Discussion in 'English Only' started by arly, Dec 1, 2009.
Johann et al.'s findings?
Is this correct? Do I write et al., with the dot, and then 's?
If pushed, I would put the 's with Johann: Johann's et al. findings.
I would not attach it to et al., because al. is the abbreviation of a Latin word, and Latin doesn't form the possessive by 's.
I would far prefer to get around the question by writing: the findings of Jahann et al.
I absolutely would not use an apostrophe+s in connection with et al.
Et alii is a Latin phrase, and Latin has its own rules about making plural possessives -- and those rules do not involve apostrophes!! If you need to make possessive of this, you should use an "of" phrase:
The study was performed by Green. Green's study determined that the test will not work underwater.
The study was performed by Green et al. The study of Green et al. determined that the test will not work underwater.
I agree that rephrasing is the best option. "The ____ of Johann et al." would be much better than anything with an apostrophe.
It's confusing because the 's attaches to the noun phrase in English, not the noun, so you have the right idea, but it's very awkward. (The man with the hat's dog vs. *the man's with the hat dog.)
When facing the situation you are in, I drop the Latin "et al." and use the English "and colleagues". Problem solved
Yes, I would do it your way if you wanted to use the possessive 's. But it's awkward however you do it. The element 's doesn't attach to single words, it attaches to whole phrases: Johann et al. is a suitable phrase, so its genitive is Johann et al.'s. But this looks so bad because of the punctuation that it would be better to avoid it and write of Johann et al.
The fact that the English phrase Johann et al. contains an abbreviation for a Latin word is irrelevant - there is no Latin involved in the grammar of the English, and the 's clitic doesn't care about the internal structure of the phrase it's attached to. In speech, there is no problem about saying al's - the problem is purely with how to write it.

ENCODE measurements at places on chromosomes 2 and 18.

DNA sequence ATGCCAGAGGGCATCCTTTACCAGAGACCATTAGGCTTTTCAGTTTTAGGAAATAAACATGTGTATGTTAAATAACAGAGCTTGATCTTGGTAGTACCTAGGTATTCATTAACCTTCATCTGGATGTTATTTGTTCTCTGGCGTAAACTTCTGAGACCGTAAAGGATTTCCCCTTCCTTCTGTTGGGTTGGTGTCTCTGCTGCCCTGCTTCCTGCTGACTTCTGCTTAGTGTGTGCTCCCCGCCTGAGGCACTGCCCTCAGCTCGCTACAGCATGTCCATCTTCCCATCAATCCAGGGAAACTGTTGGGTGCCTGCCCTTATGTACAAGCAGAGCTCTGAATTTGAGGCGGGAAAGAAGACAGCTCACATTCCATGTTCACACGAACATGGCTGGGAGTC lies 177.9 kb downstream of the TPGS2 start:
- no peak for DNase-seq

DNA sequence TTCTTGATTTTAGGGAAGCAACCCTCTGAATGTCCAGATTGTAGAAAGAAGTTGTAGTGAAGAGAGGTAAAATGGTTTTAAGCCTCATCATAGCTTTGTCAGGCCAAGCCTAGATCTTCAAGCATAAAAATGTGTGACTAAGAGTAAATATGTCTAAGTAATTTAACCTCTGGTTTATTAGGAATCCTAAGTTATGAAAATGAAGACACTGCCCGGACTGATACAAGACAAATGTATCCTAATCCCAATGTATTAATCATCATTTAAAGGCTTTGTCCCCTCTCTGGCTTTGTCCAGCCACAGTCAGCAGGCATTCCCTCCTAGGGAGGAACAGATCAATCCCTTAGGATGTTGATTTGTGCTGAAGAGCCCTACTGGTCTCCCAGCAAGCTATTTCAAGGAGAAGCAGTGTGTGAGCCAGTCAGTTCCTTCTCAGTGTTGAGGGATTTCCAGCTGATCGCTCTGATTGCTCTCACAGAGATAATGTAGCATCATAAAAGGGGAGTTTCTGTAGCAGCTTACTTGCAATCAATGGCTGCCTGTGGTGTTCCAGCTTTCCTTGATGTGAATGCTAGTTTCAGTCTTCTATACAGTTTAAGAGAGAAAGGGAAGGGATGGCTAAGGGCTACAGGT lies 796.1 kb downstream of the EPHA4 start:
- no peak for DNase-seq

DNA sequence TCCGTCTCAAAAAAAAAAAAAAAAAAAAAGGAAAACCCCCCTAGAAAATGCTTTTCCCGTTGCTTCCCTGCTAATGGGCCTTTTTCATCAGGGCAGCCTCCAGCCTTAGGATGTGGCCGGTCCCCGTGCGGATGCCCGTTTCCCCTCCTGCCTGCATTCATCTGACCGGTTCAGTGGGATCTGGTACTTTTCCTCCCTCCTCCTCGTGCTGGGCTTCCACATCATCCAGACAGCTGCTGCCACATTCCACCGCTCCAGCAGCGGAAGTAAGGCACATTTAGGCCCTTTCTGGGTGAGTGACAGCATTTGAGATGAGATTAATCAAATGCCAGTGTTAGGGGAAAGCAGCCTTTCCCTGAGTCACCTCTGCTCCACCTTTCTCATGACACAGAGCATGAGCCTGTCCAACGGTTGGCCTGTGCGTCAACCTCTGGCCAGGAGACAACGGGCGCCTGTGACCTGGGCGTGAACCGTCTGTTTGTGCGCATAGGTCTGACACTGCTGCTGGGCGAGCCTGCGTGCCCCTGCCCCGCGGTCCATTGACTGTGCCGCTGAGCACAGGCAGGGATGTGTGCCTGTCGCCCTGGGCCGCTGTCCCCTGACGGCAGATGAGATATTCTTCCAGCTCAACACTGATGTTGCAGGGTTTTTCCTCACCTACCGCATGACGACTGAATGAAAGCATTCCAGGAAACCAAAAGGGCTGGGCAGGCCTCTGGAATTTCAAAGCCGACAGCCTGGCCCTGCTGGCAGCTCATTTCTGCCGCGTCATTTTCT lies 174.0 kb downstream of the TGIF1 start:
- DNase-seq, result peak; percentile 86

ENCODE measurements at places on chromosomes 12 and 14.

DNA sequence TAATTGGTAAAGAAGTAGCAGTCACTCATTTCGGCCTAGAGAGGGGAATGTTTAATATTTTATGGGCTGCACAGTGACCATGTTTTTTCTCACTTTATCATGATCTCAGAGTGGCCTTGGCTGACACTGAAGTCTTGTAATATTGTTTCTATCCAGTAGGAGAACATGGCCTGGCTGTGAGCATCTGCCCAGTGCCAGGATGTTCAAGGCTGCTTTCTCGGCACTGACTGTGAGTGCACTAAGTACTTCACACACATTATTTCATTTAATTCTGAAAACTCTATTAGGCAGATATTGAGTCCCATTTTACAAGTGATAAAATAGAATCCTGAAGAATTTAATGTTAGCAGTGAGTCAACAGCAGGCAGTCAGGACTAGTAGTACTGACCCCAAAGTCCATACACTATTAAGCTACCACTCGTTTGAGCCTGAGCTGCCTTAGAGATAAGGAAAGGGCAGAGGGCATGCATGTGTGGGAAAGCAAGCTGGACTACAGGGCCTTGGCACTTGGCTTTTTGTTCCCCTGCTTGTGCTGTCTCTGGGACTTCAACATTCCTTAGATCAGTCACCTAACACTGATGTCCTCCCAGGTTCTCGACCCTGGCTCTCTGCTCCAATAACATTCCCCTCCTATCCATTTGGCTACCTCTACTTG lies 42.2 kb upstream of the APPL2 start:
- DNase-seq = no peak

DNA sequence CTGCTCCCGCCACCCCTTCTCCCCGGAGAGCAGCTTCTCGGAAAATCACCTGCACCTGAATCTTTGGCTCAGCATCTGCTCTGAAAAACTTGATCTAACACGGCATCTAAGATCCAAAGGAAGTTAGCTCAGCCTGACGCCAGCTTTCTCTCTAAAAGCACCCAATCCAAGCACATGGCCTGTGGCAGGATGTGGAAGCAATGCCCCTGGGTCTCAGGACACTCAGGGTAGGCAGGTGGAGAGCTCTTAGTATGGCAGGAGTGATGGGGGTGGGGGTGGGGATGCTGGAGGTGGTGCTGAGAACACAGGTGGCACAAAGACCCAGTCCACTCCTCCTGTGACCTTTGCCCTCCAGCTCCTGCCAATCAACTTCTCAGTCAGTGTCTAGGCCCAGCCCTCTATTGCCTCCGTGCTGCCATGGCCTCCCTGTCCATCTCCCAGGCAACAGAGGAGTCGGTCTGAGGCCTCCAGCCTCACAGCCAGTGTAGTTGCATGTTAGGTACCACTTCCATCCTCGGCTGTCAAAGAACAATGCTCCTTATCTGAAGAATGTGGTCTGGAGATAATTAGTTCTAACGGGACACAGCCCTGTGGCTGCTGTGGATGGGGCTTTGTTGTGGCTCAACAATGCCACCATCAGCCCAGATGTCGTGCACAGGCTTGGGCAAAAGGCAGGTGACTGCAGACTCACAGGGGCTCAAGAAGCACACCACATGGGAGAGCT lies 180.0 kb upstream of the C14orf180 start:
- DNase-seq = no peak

That seems absolutely fine to me.
As etb says, the 's attaches to a phrase. I don't see why it shouldn't attach to Johann et al.
That said, I use full stops/periods a lot less than American colleagues, judging by this forum. I'd probably write Johann et al's findings.
It seems to be true, as entangledbank says, that some people do use "[Someone] et al" as a fixed phrase and attach a possessive to it. When I search the American corpus, COCA, for et al's, I find 11 results, 8 of them classified as "academic". (In these, al is not followed with a period.) When I search the same corpus for "of * et al", I get a total of 193. (Here, the abbreviation ends with with a period.)
Unfortunately, when I do the same search of the British National Corpus, I get no results, nor do I get results for et al by itself. This corpus apparently does not include academic writing.
I distrust Google counts, but it reports about 233,000 for "et al's" worldwide, about 30,400 for "et al's" UK.
I get silly numbers when I add the period/full stop:
World: about 14,800,000 for "et al.'s
UK: about 1,080,000 for "et al.'s".
Curiously, in this case in a Google search for et al's, my promised 880,000 + hits world wide, ends with 520 actual citations when I click through,
while the same search for site:UK promises only 17,000 and ends up 813 actual hits when I click through. (Most of them are PDF files, which I assume means that they are published academic papers. I think the UK universities may be better about putting academic work on line than US universities are.)
Apart from the side issue of Google results, which always interests me, I do agree that evidence shows et al's is more widely used than I supposed.
A UK search for "of * et al" gets many more hits, but doesn't sort out the construction we are interested in.
[A thread that explains why Panjandrum and others are cautious about using Google counts: Banning number of hits reported by Google. If you are interested in reading it, you might start around the middle of the second page.]
I assume we are talking about academic writing. In this case, there is no option to say 'Johann and colleagues' instead of 'Johann et al.' - all the academic style guides I know insist on this. I am particular enough to want to have the full stop (because unlike Mr, Revd or Dr, the last letter is not included in the abbreviation).
I also agree that we need not worry too much about the Latin-English mix, and would go for Johann et al.'s findings - if I had a choice I would italicise et al. - but I wouldn't get too worked up if the full stop was omitted. There is a tendency for 'lighter' punctuation in BE style these days.
If there is a year citation, then it should be Johann et al.'s (2008) findings rather than the logical Johann et al. (2008)'s findings as that would be unpronounceable!
Separate names with a comma.